Apple is enjoying fantastic growth in China and the Far East in contrast to other major companies who are not present in the market (e.g. Google (GOOG)). Apple should seek to capitalize on this goodwill by seeking a secondary listing on one of the main markets in China; ideally the main Shanghai Exchange or failing that, the Hong Kong market. I believe the Chinese authorities would welcome this development (especially for the Shanghai Exchange) and would be eager to smooth the path for this to happen. This, coupled with the lower (split) share price and the enhanced dividend would attract a new and very large investor base from domestic Chinese and other Far Eastern investors who would be able to afford a small stake which cumulatively would represent a significant additional injection of buyers. One potential by-product might be to seek a quid pro quo for the Listing (which would enhance the status of the market vis-a-vis other competing markets especially Singapore) from the Chinese Authorities by putting pressure on (State-owned) China Mobile (CHL) to open the door to a deal with Apple, on advantageous terms to Apple, the next iteration of the iPhone.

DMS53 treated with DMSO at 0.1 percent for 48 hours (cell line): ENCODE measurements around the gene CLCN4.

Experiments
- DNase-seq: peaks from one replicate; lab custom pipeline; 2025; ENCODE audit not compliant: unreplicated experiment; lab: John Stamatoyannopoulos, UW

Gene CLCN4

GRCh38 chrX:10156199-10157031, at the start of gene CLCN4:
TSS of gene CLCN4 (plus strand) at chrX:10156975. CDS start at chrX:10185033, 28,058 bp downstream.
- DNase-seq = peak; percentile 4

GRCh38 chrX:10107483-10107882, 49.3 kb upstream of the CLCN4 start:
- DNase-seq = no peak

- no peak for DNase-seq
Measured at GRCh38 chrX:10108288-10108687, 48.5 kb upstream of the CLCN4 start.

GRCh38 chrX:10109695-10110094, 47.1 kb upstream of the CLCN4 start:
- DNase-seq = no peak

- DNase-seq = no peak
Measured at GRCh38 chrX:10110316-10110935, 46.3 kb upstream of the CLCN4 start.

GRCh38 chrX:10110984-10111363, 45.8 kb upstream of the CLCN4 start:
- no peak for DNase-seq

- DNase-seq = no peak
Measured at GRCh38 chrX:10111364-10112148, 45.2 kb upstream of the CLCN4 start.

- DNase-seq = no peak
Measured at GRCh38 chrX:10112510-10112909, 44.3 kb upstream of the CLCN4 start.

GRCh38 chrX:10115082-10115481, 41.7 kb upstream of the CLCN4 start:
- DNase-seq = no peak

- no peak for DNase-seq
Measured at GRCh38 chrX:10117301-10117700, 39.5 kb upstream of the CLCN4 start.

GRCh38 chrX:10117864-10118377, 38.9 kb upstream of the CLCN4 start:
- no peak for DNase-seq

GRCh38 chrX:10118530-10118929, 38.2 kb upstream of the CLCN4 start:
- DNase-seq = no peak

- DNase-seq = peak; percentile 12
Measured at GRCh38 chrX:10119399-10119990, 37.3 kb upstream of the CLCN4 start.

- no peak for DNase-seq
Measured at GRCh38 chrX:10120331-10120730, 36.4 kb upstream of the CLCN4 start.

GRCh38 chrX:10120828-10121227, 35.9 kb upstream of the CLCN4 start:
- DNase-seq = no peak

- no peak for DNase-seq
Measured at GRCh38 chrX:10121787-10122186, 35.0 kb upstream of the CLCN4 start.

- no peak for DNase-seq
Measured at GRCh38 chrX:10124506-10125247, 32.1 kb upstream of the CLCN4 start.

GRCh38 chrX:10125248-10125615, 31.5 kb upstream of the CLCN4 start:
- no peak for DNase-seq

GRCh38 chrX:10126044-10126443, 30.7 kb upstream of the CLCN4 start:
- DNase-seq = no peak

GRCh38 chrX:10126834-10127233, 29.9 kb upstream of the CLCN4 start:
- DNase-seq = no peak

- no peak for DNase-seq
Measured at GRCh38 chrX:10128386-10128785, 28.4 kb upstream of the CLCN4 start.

Creation of a Dual-Headed Structure (optimize tax planning & enhance the dividend yield)